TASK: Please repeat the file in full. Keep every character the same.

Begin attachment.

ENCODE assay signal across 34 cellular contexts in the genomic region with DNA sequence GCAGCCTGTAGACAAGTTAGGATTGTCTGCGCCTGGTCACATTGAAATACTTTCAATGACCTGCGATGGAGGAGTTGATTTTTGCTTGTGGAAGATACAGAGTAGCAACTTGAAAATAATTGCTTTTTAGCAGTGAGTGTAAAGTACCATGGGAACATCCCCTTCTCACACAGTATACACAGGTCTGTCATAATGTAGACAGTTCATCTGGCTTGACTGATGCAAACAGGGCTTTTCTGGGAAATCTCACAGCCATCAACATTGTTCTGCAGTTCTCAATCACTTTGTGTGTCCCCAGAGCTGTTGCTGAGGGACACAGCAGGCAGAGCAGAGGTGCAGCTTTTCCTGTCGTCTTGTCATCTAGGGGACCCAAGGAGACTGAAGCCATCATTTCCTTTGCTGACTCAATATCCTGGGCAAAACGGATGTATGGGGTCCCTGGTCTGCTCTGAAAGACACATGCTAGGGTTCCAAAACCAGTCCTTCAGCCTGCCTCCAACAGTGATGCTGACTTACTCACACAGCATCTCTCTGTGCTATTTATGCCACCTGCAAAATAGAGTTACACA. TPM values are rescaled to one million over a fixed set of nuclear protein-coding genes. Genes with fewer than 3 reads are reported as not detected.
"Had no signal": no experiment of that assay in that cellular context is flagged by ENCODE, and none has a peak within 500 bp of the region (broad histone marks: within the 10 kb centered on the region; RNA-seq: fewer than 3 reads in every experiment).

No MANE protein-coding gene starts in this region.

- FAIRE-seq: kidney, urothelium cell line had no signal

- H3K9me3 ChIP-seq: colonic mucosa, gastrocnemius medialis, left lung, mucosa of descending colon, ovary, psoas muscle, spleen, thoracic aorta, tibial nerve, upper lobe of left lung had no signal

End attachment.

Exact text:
ENCODE assay signal across 34 cellular contexts in the genomic region with DNA sequence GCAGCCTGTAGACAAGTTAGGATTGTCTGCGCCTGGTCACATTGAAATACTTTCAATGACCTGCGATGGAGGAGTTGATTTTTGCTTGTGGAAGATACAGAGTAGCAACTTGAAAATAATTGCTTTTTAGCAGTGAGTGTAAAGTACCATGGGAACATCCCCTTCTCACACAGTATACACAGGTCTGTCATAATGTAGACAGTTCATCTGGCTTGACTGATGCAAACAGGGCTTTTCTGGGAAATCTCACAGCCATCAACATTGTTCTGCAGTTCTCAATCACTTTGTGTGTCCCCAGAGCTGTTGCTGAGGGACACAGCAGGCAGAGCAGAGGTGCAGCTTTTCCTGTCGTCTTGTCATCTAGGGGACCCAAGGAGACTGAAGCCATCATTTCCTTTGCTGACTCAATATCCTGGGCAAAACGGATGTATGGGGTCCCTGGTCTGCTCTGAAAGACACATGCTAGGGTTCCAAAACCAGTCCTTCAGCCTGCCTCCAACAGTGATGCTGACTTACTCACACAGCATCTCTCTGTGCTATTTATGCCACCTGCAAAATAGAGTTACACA. TPM values are rescaled to one million over a fixed set of nuclear protein-coding genes. Genes with fewer than 3 reads are reported as not detected.
"Had no signal": no experiment of that assay in that cellular context is flagged by ENCODE, and none has a peak within 500 bp of the region (broad histone marks: within the 10 kb centered on the region; RNA-seq: fewer than 3 reads in every experiment).

No MANE protein-coding gene starts in this region.

- FAIRE-seq: kidney, urothelium cell line had no signal

- H3K9me3 ChIP-seq: colonic mucosa, gastrocnemius medialis, left lung, mucosa of descending colon, ovary, psoas muscle, spleen, thoracic aorta, tibial nerve, upper lobe of left lung had no signal